Deep Brain Stimulation for Refractory Alcoholism
- Current treatments for alcoholism have limited success. More than half of people with alcoholism return to uncontrolled drinking even after treatment or self-help programs. One possible treatment is the use of deep brain stimulation (DBS). DBS studies of the ventral capsule/ventral striatum, a region of the brain, reduced cravings for alcohol in a small group of alcoholics. DBS is approved for treating other disorders, such as Parkinson s disease, but not for treating alcoholism. Researchers want to study whether DBS can be used to treat chronic alcoholism.
- To see if deep brain stimulation is helpful and safe for people who have chronic alcoholism.
- Individuals between 21 and 60 years of age who have been diagnosed with chronic alcoholism.
- Participants must have tried for more than 10 years to stop drinking alcohol, and have failed multiple treatment and self-help programs. They may not have any other current substance abuse or dependence problem (except alcohol and nicotine).
- Participants will start the study by entering a separate alcohol detoxification study at the National Institutes of Health. They will be monitored during this study with blood tests and brain scans.
- Participants will have 2 weeks of baseline tests. They will include physical exams and blood and urine tests. They will also include tests of thinking and memory, and questions about current moods.
- Participants will have surgery to insert the DBS device. Electrodes will be placed in the brain and a battery pack will be placed in the chest. Participants will recover from the surgery and continue the alcohol detoxification program.
- About 4 weeks after surgery, participants will be separated into two groups. For one group, the DBS device will be turned on with electrical stimulation and participants will be monitored for an additional two weeks in the hospital to find the right setting for the device. For the second group, participants will receive mock stimulation, but no real electrical DBS, and will also be monitored for an additional two weeks in the hospital.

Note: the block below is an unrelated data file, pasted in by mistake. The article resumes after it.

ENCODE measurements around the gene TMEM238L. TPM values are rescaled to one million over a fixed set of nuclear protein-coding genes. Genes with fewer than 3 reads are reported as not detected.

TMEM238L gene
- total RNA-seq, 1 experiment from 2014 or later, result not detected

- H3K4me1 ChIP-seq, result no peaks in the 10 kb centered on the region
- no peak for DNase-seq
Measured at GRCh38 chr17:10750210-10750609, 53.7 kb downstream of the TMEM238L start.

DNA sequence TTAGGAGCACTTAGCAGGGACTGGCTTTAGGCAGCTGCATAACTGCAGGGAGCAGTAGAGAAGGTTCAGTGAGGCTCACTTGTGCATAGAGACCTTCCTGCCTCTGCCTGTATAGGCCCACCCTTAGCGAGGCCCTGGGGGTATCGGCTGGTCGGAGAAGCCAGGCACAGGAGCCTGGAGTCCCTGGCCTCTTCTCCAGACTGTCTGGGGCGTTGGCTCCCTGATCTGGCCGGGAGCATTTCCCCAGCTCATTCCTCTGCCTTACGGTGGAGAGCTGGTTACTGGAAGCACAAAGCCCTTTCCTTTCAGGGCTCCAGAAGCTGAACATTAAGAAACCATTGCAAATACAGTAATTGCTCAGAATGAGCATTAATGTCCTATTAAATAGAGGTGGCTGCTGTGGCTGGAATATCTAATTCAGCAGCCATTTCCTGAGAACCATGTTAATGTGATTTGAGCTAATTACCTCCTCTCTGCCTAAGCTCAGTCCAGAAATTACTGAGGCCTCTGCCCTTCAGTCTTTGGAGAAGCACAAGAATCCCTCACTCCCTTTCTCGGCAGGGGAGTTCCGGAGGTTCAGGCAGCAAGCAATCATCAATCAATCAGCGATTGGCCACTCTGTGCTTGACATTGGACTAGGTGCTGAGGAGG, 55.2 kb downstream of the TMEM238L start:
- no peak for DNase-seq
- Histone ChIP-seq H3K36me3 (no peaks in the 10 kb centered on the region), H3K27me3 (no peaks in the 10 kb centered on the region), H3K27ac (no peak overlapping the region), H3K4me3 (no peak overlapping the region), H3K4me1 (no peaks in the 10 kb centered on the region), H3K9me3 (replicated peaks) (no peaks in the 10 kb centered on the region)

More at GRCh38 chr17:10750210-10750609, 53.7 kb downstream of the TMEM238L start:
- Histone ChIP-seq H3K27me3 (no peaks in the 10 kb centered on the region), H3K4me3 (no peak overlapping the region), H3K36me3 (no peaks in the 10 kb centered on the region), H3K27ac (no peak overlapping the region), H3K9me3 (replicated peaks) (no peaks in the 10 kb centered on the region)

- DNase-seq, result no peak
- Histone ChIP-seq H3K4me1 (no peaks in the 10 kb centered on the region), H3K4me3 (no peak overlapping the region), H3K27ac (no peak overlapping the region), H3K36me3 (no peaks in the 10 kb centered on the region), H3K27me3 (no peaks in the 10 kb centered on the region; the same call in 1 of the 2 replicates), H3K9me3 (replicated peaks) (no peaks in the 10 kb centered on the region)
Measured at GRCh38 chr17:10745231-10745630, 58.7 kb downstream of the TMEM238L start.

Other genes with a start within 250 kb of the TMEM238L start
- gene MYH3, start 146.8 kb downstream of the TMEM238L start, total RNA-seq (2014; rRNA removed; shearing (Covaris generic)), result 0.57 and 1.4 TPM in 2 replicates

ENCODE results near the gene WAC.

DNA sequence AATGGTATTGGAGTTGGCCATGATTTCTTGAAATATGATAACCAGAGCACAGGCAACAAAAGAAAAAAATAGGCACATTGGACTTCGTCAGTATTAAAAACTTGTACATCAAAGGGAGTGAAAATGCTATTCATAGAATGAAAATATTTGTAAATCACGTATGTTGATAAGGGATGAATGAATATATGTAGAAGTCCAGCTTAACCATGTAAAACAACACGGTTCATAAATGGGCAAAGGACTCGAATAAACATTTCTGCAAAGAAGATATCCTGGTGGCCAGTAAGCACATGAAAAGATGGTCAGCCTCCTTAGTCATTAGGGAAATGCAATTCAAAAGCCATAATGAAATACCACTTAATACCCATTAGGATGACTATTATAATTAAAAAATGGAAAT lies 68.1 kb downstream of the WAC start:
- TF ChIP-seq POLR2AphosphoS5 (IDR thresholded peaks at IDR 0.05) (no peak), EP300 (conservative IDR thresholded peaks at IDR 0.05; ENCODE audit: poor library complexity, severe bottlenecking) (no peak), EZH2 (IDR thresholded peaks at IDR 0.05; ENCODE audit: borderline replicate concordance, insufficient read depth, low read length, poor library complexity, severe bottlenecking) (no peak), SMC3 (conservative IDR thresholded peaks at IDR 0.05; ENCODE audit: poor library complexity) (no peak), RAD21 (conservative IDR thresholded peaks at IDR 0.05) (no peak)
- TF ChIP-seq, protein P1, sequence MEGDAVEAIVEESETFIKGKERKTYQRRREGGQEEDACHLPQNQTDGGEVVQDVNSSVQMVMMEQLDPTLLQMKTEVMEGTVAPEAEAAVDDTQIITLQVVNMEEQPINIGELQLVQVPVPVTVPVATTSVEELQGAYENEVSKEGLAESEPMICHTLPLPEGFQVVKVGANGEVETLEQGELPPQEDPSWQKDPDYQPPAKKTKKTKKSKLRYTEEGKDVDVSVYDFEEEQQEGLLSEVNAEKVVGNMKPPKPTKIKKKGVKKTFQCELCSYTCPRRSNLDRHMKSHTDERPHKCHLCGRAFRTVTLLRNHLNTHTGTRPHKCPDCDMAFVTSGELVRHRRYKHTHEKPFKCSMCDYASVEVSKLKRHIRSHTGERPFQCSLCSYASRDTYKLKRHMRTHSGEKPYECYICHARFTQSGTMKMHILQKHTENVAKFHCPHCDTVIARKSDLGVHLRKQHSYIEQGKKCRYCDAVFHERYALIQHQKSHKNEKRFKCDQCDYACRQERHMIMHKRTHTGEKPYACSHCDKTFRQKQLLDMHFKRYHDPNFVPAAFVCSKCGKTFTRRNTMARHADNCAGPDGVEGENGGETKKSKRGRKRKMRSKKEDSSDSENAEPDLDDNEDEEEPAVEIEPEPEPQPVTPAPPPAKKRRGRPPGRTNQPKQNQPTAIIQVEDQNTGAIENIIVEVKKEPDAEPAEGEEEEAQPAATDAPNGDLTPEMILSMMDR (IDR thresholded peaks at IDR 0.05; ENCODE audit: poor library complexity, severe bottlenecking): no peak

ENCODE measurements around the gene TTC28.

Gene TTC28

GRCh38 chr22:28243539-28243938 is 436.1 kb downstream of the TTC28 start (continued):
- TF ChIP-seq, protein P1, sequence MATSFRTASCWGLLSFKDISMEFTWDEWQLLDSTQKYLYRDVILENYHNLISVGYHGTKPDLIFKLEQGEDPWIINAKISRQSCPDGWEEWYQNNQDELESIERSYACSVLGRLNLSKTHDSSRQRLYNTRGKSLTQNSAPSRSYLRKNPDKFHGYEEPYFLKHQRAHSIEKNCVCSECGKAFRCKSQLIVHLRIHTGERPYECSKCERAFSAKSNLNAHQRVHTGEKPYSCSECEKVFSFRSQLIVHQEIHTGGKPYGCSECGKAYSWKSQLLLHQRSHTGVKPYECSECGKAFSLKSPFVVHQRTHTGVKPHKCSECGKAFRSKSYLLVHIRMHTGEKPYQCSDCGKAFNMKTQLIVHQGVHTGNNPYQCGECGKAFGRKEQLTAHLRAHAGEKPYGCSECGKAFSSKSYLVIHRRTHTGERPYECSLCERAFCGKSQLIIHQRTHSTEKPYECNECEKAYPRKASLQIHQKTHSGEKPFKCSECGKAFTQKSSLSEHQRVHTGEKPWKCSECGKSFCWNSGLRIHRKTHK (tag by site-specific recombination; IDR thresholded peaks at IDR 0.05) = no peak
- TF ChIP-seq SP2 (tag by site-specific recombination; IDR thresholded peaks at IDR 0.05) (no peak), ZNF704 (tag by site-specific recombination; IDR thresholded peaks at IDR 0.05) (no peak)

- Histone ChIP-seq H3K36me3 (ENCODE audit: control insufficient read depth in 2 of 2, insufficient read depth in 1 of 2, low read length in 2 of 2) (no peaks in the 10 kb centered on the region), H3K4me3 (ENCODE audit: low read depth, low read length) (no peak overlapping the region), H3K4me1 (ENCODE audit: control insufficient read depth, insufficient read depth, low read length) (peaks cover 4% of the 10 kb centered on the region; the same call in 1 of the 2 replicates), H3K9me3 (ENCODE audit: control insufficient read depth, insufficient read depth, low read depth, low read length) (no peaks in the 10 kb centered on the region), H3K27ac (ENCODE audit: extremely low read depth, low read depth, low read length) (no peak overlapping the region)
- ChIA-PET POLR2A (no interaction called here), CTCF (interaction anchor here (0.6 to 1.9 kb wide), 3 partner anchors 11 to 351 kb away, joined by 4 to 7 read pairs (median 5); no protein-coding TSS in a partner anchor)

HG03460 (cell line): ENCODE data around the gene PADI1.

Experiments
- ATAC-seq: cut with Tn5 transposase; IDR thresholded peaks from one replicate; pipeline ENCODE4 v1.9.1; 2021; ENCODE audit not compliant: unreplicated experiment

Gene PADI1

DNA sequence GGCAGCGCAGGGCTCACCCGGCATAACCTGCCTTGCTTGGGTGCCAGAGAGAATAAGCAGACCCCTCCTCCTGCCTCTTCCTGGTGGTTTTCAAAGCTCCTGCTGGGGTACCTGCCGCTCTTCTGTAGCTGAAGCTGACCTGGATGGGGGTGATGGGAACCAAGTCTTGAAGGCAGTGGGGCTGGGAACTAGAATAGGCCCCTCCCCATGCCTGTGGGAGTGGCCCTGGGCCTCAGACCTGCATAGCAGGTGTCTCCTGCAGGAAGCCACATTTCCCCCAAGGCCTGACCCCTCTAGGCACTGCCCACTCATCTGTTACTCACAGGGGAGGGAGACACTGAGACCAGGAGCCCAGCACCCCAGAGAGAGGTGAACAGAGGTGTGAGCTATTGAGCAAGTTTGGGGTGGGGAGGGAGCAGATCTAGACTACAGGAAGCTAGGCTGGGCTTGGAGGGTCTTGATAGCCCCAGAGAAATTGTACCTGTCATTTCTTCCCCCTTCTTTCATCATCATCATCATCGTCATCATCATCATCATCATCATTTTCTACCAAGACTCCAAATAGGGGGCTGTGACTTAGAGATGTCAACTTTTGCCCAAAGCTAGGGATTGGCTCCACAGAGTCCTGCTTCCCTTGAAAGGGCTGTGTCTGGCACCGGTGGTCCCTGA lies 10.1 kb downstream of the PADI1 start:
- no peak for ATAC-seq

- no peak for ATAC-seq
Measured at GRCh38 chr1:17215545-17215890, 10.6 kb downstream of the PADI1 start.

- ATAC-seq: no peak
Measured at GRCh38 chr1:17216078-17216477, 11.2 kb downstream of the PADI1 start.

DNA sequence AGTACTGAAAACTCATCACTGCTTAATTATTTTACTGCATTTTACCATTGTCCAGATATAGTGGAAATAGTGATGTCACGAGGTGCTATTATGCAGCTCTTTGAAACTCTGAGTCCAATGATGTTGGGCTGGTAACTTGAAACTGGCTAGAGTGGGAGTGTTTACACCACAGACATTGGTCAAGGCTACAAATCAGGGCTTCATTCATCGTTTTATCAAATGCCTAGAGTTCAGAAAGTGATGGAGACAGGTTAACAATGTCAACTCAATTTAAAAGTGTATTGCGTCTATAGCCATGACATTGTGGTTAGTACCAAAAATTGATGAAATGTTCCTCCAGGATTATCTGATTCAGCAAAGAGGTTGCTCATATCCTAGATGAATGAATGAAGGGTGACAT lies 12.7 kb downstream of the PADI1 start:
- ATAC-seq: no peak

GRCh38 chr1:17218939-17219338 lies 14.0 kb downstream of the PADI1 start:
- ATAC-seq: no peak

- Participants will return home for 24 weeks. During this time they will have frequent study visits to look at the DBS device. These visits will include questions about mood and memory, as well as imaging studies.
- All participants will return for an additional two week inpatient stay in the hospital. Those participant who had initially received mock stimulation will now have their devices turned on with real electrical stimulation and will be monitored for the two weeks to find the right setting for the device. Those participants who had initially received real stimulation will continue to receive stimulation while being monitored for the two weeks.
- Participants will return home for another 24. All participants at this point will have actual electrical DBS. Participants will continue to have frequent study visits for up to a year to look at the DBS device. These visits will also include questions about mood levels and alcohol cravings.
|Study Design:||Allocation: Randomized
Endpoint Classification: Safety/Efficacy Study
Intervention Model: Crossover Assignment
Primary Purpose: Treatment
|Official Title:||Pilot Study of Deep Brain Stimulation (DBS) for Refractory Alcoholism|
- Test safety of DBS of the nucleus accumbens, ventral striatum and ventral capsule in patients with treatment-resistant alcoholism. [ Time Frame: 2 years ] [ Designated as safety issue: Yes ]